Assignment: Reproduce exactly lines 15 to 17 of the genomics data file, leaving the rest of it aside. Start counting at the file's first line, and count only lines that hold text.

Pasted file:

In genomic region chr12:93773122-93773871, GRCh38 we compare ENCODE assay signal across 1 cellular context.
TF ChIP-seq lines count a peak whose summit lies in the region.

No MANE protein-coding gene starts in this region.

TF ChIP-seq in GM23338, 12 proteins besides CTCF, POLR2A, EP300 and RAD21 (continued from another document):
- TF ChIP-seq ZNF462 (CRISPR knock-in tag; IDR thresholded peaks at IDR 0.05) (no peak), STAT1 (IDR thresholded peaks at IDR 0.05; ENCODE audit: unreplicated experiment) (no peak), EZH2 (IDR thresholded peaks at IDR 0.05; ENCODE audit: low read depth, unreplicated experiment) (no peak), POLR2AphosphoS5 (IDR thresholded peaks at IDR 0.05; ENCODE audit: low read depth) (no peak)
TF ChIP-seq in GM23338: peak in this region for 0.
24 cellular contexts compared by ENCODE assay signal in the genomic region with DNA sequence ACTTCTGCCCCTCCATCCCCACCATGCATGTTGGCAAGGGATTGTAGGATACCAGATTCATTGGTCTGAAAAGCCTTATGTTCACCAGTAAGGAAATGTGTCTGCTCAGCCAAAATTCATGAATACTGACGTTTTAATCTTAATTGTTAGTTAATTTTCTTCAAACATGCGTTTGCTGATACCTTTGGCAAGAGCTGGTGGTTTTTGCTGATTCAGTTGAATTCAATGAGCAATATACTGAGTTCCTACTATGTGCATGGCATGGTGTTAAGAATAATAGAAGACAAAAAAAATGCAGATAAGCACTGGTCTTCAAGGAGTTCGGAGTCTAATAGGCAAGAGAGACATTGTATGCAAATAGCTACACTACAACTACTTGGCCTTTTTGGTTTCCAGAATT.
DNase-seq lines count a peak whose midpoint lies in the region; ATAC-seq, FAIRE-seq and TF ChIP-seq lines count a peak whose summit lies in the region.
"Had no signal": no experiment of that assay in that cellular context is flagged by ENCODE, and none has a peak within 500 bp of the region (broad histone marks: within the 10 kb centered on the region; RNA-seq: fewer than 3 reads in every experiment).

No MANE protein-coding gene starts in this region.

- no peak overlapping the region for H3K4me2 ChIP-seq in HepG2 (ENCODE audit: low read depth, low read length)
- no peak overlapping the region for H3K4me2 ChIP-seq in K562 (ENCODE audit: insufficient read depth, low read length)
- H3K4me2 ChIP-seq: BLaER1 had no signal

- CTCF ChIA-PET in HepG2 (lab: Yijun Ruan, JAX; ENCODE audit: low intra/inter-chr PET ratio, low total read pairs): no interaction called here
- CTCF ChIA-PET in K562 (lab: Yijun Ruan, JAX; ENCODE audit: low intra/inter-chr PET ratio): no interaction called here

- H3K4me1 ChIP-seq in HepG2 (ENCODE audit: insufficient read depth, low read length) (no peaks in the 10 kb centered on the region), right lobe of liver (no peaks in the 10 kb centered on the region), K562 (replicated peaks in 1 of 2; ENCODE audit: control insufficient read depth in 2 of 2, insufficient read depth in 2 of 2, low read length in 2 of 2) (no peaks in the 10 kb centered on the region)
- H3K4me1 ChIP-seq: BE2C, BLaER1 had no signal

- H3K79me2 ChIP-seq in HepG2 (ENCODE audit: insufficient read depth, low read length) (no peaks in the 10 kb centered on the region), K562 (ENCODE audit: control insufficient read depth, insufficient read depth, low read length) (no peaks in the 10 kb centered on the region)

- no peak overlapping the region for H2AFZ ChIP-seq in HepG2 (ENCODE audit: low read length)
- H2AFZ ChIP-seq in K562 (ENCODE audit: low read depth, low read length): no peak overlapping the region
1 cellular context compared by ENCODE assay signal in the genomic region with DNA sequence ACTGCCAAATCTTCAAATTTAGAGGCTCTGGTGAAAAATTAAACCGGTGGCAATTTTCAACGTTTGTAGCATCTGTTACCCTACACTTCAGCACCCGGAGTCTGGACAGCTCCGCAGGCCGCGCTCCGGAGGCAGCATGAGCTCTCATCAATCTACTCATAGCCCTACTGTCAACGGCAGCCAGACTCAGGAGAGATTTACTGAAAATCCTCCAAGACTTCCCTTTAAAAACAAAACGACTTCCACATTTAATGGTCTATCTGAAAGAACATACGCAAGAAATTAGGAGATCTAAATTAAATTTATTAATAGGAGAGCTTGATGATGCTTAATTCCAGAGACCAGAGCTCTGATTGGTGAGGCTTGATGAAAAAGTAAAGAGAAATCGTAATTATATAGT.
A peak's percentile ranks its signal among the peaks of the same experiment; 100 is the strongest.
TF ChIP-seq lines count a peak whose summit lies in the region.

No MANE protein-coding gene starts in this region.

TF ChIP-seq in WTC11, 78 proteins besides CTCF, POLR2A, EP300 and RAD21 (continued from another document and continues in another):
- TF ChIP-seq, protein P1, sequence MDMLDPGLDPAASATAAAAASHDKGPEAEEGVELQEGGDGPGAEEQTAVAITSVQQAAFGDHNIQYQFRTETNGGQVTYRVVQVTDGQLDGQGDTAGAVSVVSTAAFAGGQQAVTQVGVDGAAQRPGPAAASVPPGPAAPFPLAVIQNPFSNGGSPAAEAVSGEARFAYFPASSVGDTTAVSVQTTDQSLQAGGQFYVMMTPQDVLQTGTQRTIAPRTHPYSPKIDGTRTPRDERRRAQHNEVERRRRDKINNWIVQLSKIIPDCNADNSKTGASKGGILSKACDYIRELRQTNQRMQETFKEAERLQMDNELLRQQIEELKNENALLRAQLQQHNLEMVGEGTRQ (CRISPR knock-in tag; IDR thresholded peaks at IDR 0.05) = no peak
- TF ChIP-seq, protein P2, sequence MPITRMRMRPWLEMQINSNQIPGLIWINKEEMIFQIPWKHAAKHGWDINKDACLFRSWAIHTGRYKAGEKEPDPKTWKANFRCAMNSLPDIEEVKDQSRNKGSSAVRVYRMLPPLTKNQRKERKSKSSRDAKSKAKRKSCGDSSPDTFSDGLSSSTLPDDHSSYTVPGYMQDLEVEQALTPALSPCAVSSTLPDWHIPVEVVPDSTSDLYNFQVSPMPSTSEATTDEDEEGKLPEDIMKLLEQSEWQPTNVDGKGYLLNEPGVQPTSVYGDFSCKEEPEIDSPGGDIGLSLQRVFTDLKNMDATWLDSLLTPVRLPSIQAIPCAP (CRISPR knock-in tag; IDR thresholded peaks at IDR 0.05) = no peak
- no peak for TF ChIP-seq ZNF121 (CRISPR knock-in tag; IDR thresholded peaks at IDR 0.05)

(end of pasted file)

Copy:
- CTCF ChIA-PET in K562 (lab: Yijun Ruan, JAX; ENCODE audit: low intra/inter-chr PET ratio): no interaction called here

- H3K4me1 ChIP-seq in HepG2 (ENCODE audit: insufficient read depth, low read length) (no peaks in the 10 kb centered on the region), right lobe of liver (no peaks in the 10 kb centered on the region), K562 (replicated peaks in 1 of 2; ENCODE audit: control insufficient read depth in 2 of 2, insufficient read depth in 2 of 2, low read length in 2 of 2) (no peaks in the 10 kb centered on the region)
- H3K4me1 ChIP-seq: BE2C, BLaER1 had no signal